The UCLA Burkle Center for International Relations is pleased to announce the recipients of the 2012-13 Alice Belkin Memorial Scholarship.
These scholarships are intended to reward outstanding minority UCLA graduate students in the field of International Relations who need financial assistance.
CONGRATULATIONS TO THE 2012-13 ALICE BELKIN MEMORIAL SCHOLARSHIP RECIPIENTS:
IRENE VEGA, PhD Candidate, UCLA Department of Sociology
Irene I. Vega is a doctoral student in Sociology at the University of California, Los Angeles. Her research interests are in international migration, political sociology, and racial/ethnic boundaries. She is particularly interested in whether and how internal immigration politics impact the United States’ foreign policy toward immigrant-sending countries, especially Latin America. She recently completed a study of the ethnic boundary making strategies of politically conservative Latinos who organize against unauthorized immigration in Arizona and California. Her dissertation will build on this study by mapping the temporal and political indicators of Latinos’ immigration attitudes and documenting how they relate to immigrants with whom they share an ethnic background and racial categorization within the U.S. hierarchy, but not a national experience. Her research has implications for U.S. immigration policy because Latinos represent a formidable force in the American electorate, especially through a powerful ethnic advocacy machine. In the future, she aims to conduct comparative research on international migration and political sociology, especially in countries that do not have a long history of immigration. Upon completion of the Ph.D., Irene will pursue an academic job at a research university with a lively program on international relations, specifically as it relates to immigration and politics.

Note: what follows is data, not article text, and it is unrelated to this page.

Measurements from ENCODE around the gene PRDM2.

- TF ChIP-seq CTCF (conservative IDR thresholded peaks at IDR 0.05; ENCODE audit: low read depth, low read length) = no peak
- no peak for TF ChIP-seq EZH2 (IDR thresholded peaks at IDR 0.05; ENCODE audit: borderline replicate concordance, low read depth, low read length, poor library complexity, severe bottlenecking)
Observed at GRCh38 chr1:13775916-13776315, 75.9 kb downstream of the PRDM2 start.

KRISTEN KAO, PhD Candidate, UCLA Department of Political Science
Kristen Kao is a PhD Candidate in the Political Science Department at UCLA. She first traveled to the Middle East on a Fulbright grant to conduct research in Egypt in 2006. Since then, she has spent a good portion of each year living in the region, culminating in the dissertation fieldwork she is currently conducting in Jordan and Kuwait. Her research seeks to understand the effects of different types of electoral institutions on voting behavior and democratic representation in ethnically divided societies. Specifically, she collects data on electoral outcomes and the formation of voting coalitions on the basis of tribal or religious affiliation to examine voting patterns throughout history. More broadly, she studies ethnic and religious politics, comparative electoral systems, collective action, democratic theory, and politics of the Middle East. She hopes to become a professor and teach at a four-year university.
SIYU CAI, PhD Candidate, UCLA Department of Geography
Siyu was born in China, and he grew up in the U.S.'s most diverse zip code—Seattle's 98118 postal code. This upbringing has led him to pursue a Ph.D. in the Department of Geography at UCLA. His research interest is geographical political economy with a regional focus on China. He has done research on China's regional development, household registration system, and internal migration. Upon graduation, Siyu plans to apply his research agenda, as well as his interest in teaching, in an academic institution. In addition to his passion for the social sciences, Siyu loves the game of basketball.
To learn more about the scholarship program click here.
Published: Monday, April 22, 2013
© 2014. The Regents of the University of California. All rights reserved.